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Mobaruck Shah and anr. Vs. Toofany and anr. - Court Judgment

LegalCrystal Citation
SubjectCivil
CourtKolkata
Decided On
Judge
Reported in(1879)ILR4Cal206
AppellantMobaruck Shah and anr.
RespondentToofany and anr.
Excerpt:
evidence - presumption of ownership of site of road. - .....to the year 1279 (1872), and which road, during all that time, formed the boundary between the land of the plaintiffs and the land of the defendants.3. in the year 1279 the deputy magistrate changed the line of the road altogether, so that the part in, question was no longer used or required as a road: whereupon the plaintiffs took possession of that half of it which adjoined their field, and cultivated it for a time by their burgodars; but then, it seams, the defendants carried off the crop thus grown by the plaintiffs' burgodars, and thus forcibly dispossessed the plaintiffs; whereupon this suit was brought.4. the munsif decided in favour of the plaintiffs upon the ground that, as the old road lay between the two properties, and as no evidence was given on either side as to the.....
Judgment:

Richard Garth, C.J.

1. We think that there has been some misapprehension in this case as to the actual circumstances under which the plaintiffs' claim was made.

2. The suit was brought to recover a portion of the site of an old road which had been used by the public for a considerable time previously to the year 1279 (1872), and which road, during all that time, formed the boundary between the land of the plaintiffs and the land of the defendants.

3. In the year 1279 the Deputy Magistrate changed the line of the road altogether, so that the part in, question was no longer used or required as a road: whereupon the plaintiffs took possession of that half of it which adjoined their field, and cultivated it for a time by their burgodars; but then, it seams, the defendants carried off the crop thus grown by the plaintiffs' burgodars, and thus forcibly dispossessed the plaintiffs; whereupon this suit was brought.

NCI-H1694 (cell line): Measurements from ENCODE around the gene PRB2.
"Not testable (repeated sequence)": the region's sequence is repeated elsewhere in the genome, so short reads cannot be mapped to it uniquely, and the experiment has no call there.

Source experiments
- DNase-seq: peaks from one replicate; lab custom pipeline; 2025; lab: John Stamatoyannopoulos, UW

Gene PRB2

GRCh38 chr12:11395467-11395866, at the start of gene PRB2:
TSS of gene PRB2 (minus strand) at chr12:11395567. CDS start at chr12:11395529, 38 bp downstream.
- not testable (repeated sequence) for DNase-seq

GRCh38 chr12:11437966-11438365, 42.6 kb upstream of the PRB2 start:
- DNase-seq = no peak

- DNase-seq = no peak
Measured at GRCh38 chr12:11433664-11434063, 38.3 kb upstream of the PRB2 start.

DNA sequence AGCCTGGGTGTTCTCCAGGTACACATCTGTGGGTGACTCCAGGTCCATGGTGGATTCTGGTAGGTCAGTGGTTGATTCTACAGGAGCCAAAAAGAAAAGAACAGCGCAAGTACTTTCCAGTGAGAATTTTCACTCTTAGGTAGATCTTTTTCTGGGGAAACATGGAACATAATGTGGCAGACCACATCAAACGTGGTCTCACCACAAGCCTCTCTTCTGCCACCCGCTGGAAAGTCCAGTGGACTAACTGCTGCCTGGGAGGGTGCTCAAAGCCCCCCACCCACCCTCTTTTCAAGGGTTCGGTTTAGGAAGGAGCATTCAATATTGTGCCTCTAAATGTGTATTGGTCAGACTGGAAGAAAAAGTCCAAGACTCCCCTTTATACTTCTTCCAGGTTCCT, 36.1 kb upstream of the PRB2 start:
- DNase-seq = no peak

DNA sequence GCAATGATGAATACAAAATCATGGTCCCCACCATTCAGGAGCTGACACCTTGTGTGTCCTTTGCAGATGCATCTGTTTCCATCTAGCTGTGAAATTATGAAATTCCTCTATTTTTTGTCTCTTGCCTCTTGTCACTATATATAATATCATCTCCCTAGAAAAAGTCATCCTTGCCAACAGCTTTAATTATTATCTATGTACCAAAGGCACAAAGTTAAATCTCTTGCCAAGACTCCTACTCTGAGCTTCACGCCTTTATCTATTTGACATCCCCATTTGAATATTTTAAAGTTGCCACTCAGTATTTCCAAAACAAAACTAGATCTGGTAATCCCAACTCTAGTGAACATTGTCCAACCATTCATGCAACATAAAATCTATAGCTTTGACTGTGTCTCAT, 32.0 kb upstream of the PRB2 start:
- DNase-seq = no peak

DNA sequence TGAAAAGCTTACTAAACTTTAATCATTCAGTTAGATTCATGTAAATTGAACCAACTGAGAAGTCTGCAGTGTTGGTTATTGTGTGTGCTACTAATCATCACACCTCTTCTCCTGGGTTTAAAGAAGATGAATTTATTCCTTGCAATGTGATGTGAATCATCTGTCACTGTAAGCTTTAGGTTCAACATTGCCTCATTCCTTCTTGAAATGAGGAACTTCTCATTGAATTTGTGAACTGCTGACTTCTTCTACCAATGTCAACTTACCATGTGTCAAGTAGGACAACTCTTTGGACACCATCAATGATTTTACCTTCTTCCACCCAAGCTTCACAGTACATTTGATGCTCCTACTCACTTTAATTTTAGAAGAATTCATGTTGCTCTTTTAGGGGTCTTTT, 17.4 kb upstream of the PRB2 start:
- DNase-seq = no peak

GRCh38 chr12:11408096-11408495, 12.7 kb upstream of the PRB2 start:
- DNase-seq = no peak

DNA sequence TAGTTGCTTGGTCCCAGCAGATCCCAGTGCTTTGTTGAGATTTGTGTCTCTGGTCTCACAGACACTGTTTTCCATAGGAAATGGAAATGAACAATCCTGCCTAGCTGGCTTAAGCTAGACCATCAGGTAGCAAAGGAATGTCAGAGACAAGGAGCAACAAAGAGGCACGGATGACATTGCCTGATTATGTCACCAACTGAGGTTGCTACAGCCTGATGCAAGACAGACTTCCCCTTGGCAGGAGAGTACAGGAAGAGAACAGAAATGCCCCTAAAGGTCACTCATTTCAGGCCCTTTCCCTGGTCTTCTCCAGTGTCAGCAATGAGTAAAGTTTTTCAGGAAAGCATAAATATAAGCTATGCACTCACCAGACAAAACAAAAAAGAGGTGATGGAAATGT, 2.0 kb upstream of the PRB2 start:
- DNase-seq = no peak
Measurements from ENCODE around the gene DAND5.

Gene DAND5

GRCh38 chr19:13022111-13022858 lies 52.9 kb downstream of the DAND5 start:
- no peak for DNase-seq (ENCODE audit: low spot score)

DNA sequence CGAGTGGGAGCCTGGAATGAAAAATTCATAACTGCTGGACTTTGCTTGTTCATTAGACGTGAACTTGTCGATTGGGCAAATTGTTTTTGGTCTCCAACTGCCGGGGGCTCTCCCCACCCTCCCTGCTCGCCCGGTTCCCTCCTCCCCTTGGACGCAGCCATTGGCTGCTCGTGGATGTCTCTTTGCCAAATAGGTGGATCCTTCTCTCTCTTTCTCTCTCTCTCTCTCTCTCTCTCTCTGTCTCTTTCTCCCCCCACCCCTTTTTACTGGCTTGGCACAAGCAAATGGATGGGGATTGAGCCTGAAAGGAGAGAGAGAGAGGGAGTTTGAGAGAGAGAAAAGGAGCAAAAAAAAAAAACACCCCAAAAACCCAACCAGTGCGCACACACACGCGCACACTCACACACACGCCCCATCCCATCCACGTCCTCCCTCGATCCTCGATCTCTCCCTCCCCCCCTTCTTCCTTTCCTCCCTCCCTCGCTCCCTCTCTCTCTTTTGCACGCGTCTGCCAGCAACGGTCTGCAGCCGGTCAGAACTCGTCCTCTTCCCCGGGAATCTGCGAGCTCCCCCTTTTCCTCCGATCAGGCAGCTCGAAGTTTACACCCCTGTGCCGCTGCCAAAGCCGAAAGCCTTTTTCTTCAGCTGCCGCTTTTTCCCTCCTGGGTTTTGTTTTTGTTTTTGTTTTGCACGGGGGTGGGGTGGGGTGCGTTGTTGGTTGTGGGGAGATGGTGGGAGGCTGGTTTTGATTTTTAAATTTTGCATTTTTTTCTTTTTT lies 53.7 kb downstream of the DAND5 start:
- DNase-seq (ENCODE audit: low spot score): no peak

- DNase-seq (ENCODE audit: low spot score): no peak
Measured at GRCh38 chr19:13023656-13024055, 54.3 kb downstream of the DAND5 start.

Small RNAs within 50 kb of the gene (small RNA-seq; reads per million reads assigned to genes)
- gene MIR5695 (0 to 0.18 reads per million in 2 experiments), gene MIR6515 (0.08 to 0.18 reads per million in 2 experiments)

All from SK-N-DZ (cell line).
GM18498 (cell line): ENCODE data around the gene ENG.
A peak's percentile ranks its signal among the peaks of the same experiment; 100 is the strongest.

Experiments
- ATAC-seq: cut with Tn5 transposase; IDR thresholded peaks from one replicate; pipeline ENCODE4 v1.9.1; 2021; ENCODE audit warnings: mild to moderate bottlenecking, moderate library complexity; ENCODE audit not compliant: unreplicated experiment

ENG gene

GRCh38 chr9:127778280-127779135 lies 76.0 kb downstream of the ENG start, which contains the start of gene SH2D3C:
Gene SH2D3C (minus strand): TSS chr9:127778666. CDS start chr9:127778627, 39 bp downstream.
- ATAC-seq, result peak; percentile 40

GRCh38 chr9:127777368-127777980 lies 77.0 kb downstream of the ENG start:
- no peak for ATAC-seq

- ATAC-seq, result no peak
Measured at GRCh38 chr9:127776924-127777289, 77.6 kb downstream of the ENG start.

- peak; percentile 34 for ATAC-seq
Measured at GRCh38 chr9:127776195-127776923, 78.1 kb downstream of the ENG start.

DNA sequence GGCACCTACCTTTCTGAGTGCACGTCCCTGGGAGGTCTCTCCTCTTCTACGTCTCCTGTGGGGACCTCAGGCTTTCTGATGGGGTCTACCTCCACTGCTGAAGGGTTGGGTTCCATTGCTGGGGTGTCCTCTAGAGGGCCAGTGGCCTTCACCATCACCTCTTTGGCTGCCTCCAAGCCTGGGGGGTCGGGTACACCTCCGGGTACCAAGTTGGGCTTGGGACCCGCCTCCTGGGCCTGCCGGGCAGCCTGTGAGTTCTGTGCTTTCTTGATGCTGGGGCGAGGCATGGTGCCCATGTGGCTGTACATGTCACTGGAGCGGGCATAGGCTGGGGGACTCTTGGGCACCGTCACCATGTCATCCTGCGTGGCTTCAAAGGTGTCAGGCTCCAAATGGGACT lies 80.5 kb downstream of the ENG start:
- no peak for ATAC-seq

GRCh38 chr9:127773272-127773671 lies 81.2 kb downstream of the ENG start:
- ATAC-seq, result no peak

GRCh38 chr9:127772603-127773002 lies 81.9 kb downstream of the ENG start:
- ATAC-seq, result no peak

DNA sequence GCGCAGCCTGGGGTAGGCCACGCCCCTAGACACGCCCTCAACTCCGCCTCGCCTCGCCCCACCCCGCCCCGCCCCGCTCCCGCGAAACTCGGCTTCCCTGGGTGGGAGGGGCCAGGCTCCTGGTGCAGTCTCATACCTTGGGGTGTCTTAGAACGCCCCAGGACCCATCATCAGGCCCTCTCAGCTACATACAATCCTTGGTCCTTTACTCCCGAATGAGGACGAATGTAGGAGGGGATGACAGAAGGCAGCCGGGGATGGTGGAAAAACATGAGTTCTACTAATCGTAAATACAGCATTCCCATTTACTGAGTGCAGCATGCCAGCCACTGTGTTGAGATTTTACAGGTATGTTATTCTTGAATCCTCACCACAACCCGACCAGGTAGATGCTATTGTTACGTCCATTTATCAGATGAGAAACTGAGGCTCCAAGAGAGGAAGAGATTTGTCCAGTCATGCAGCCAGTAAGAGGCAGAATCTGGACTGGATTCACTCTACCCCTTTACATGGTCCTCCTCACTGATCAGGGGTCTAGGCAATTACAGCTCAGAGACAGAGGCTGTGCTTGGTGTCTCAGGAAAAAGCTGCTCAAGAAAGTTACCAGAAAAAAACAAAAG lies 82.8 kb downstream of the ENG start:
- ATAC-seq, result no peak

4. The Munsif decided in favour of the plaintiffs upon the ground that, as the old road lay between the two properties, and as no evidence was given on either side as to the site of the road being the property of either party, it must be presumed to belong to the adjoining proprietors, half to one and half to the other, up to the middle of the road.

5. The Subordinate Judge on appeal considered that the Munsif was wrong. He held, as we understand him, that although the defendants might have taken forcible possession of the whole site of the road, and although they were unable at the trial to prove any title to it, the plaintiff's could not succeed in this suit, as against the defendants, without proving not only their previous possession, but an actual title to the soil of the road; and that the Munsif was not justified in acting upon the legal presumption, which formed the ground of his judgment.

6. On special appeal the learned Judge of this Court thought that the Subordinate Judge was right. He seems to have considered that the plaintiffs wore claiming the whole site of the old road as belonging to their property; and that, as the defendants also claimed the whole site as theirs, no presumption would necessarily arise in this country that the road was the boundary between the two properties, or was common to both. It is in this respect that, we think, the learned Judge did not quite correctly apprehend the facts. Upon reference to the judgments of the lower Courts, it seems clear to us that the plaintiffs were not claiming the whole site of the road. They were only claiming the eastern half which adjoined their land, and even a less quantity of it than the half of the site which the Munsif awarded them, because the Subordinate) Judge says: 'The Munsif has certainly erred. In the first place he has decreed a greater area than was claimed by the plaintiff, and admitted upon a view that the boundary was inaccurate. In this he was not warranted.'